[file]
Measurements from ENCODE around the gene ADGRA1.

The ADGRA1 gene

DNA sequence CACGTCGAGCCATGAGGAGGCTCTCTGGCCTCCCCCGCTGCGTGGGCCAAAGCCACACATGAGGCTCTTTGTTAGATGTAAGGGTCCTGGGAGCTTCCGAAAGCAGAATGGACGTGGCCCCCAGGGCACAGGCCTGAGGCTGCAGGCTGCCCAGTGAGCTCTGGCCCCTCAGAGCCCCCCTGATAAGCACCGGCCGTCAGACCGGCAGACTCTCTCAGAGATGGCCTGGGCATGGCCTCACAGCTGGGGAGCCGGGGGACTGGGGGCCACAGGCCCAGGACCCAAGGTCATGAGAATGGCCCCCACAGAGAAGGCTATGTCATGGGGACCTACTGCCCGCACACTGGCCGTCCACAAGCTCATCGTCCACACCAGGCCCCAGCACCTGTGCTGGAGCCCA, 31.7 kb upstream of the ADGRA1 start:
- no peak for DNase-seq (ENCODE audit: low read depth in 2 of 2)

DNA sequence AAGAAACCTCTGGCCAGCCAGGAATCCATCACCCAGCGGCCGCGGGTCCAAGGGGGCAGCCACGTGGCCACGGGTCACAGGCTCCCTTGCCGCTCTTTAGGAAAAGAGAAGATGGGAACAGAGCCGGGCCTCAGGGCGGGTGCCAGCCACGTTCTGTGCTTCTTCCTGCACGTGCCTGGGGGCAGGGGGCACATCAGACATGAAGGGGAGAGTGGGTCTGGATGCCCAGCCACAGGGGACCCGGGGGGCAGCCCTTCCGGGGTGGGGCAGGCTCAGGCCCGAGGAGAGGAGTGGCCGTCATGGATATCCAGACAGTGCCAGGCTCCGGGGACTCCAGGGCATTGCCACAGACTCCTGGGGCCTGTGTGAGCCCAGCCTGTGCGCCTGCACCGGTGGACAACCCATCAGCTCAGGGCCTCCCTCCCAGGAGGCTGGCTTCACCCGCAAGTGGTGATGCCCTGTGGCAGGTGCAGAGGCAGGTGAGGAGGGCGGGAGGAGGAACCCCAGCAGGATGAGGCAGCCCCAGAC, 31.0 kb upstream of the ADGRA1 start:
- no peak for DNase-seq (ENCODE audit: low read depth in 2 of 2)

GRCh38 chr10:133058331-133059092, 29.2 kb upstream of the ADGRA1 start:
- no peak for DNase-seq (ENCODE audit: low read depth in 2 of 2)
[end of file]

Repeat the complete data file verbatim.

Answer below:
Measurements from ENCODE around the gene ADGRA1.

The ADGRA1 gene

DNA sequence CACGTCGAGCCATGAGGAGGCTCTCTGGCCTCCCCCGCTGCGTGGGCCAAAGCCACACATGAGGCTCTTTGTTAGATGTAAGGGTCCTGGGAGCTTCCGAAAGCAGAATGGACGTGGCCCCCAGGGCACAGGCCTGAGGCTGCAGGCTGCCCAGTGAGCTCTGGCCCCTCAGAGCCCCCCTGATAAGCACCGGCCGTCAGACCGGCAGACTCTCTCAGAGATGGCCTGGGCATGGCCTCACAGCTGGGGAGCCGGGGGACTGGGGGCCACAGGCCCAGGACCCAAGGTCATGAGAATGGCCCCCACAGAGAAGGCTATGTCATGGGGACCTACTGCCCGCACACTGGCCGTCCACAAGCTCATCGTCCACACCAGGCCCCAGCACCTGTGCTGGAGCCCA, 31.7 kb upstream of the ADGRA1 start:
- no peak for DNase-seq (ENCODE audit: low read depth in 2 of 2)

DNA sequence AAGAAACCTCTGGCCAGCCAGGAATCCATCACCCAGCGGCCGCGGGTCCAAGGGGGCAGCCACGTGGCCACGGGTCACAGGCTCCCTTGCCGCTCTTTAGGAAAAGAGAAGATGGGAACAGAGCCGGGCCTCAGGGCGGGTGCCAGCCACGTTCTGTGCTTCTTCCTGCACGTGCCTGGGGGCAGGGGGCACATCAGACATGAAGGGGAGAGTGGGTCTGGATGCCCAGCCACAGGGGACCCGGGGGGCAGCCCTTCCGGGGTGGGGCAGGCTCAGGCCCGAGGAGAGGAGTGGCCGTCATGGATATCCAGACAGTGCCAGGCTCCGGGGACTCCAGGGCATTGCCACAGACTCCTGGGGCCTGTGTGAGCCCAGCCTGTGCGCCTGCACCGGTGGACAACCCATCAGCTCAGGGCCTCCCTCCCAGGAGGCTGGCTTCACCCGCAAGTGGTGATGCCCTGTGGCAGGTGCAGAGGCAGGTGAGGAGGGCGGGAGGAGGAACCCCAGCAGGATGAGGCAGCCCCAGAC, 31.0 kb upstream of the ADGRA1 start:
- no peak for DNase-seq (ENCODE audit: low read depth in 2 of 2)

GRCh38 chr10:133058331-133059092, 29.2 kb upstream of the ADGRA1 start:
- no peak for DNase-seq (ENCODE audit: low read depth in 2 of 2)